An external hard drive is a peripheral device that can be connected to your computer, allowing you to store any essential data you don’t require or want to keep on your computer’s internal storage. It performs the same function as an internal HDD or SSD located outside of your computer. It offers an additional means to back up your work as a precautionary measure in case of unforeseen events that could impact your desktop computer or laptop. Computers are not impervious to damage, and you may eventually encounter situations where the hard drive fails, accidental data loss or destruction occurs, or your files get unexpectedly corrupted. These scenarios are common, so creating backups can provide peace of mind, knowing that your valuable data will remain safe from accidental loss.
Desktop drives are ideal for extended usage, being highly dependable and durable. They can store significantly more terabytes of data than portable hard drives, so they offer ample storage space. These drives are particularly well-suited for professional environments, where they can seamlessly integrate as a peripheral in the complete computer setup, necessitating their dedicated power source. It is worth mentioning that HDDs (Hard Disk Drives) are the prevalent choice for desktop drives due to their long-lasting performance, cost-effectiveness, and proven mechanics. On the other hand, portable external drives are smaller and lighter but typically offer limited storage resources compared to desktop drives.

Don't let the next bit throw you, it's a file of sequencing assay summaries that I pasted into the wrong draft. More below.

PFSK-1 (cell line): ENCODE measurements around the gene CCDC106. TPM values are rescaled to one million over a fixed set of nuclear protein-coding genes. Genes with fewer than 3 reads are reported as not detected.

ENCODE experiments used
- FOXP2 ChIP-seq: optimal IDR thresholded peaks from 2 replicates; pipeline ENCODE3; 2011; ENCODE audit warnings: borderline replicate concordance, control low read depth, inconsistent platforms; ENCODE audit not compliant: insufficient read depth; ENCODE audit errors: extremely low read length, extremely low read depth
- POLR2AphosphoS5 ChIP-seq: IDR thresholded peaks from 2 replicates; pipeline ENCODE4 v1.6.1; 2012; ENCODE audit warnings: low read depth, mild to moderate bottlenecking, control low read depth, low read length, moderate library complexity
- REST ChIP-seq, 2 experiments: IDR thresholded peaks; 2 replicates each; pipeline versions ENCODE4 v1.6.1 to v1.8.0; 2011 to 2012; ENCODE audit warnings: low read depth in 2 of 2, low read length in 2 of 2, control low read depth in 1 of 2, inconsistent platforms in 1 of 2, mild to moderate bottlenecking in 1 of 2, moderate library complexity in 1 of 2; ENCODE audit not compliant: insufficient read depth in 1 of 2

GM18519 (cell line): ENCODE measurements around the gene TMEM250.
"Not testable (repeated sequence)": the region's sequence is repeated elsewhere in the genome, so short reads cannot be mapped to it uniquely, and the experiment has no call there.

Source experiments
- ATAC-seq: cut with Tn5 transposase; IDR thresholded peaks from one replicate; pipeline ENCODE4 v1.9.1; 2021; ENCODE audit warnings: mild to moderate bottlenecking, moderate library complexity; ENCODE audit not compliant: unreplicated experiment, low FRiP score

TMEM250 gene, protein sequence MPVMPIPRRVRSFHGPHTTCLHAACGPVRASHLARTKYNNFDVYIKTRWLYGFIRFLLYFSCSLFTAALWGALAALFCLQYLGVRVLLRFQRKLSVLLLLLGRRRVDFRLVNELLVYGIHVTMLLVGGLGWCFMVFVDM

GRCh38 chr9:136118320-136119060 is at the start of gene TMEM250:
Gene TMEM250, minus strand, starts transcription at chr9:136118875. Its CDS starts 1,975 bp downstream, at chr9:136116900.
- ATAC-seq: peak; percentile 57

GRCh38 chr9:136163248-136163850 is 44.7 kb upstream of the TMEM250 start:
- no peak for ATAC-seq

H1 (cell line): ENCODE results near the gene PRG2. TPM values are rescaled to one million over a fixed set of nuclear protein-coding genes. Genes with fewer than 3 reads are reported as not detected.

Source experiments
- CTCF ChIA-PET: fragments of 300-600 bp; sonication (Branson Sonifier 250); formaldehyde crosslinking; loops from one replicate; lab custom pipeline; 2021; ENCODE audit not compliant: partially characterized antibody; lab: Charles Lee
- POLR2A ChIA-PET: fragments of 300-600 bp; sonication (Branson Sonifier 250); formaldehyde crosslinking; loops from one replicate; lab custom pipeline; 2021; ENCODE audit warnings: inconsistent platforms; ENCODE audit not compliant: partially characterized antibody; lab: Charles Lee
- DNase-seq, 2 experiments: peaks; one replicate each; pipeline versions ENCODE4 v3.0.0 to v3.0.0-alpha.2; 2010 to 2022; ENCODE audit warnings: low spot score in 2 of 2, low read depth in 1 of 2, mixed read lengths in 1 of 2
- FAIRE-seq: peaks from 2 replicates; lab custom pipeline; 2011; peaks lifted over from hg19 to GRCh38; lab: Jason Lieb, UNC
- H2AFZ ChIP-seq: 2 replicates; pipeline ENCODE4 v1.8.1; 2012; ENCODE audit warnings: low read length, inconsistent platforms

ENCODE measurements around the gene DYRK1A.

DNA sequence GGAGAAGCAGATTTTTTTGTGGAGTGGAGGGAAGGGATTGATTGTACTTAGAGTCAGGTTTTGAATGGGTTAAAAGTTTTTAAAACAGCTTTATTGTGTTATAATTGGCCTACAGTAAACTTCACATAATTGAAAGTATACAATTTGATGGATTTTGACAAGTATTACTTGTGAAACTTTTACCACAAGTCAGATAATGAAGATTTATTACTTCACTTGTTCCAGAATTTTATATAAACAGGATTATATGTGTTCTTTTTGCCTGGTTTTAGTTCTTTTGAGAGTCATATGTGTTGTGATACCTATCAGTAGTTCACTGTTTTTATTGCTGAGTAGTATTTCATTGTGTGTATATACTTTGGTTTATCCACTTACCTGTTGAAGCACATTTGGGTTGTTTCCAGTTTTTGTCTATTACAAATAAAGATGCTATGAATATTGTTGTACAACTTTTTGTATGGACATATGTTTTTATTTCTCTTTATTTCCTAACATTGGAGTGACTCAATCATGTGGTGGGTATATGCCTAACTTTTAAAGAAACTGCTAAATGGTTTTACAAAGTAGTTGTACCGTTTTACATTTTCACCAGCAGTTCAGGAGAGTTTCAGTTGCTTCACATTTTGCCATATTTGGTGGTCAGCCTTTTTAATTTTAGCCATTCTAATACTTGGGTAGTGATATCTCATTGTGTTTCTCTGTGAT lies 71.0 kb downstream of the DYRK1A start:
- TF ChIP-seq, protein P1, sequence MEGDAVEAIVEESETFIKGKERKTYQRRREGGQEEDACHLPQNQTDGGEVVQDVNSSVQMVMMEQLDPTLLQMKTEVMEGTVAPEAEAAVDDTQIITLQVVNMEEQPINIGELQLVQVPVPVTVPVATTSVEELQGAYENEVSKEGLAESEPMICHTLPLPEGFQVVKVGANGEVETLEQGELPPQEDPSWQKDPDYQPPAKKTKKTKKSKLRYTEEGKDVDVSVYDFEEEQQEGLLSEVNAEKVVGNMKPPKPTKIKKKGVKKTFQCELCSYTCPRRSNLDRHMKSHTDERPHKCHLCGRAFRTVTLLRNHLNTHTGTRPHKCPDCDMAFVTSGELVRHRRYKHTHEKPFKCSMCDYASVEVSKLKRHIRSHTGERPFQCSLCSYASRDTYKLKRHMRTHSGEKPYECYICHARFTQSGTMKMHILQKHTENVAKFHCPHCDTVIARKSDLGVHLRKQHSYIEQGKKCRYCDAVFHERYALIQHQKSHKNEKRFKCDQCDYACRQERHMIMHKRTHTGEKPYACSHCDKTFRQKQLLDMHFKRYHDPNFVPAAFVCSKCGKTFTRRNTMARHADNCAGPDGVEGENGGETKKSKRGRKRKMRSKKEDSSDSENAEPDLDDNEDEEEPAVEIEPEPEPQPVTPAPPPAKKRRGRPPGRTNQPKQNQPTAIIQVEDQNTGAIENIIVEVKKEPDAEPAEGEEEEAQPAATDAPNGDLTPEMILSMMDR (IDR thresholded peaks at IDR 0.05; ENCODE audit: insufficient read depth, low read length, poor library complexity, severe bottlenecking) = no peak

RAID, short for a redundant array of inexpensive disks, is a data storage virtualization technology that merges multiple physical disk drive components into one or more logical units, enhancing data redundancy, performance, or both. Initially, there were five standard RAID levels, but numerous variations have emerged over time, including nested levels and various non-standard configurations. While we won’t delve into the specifics of each level, it’s essential to recognize that desktop drives supporting two or more disks can leverage RAID for improved performance, reliability, or redundancy.
For instance, if one drive fails in such a setup, the second drive seamlessly takes over, ensuring your data remains accessible, albeit with a temporary read/write speed loss, until swapping out the failed drive.
Uses in Today’s Workspace to Enhance Productivity
- Expanding Data Pool – For most consumers, the primary consideration when buying an external hard drive is its storage capacity and the associated cost. The decisive factor revolves around the volume of data requiring backup and the desired level of space expansion.
- Ensuring Data Security – We sometimes store sensitive information on our external hard drives. These drives may include built-in security features, such as password protection and even fingerprint authentication, to safeguard such data.
- Data Backup and Storage – Desktop drives can create backups of your computer’s primary hard drives. Depending on the software utilized, this backup process can be conducted through live replication or scheduled at specific intervals.
For almost three decades, Glyph has been a pioneering company in the digital data storage industry, specializing in product design, assembly, and testing within the USA. Their external storage solutions are meticulously engineered to address the most rigorous and challenging workflows.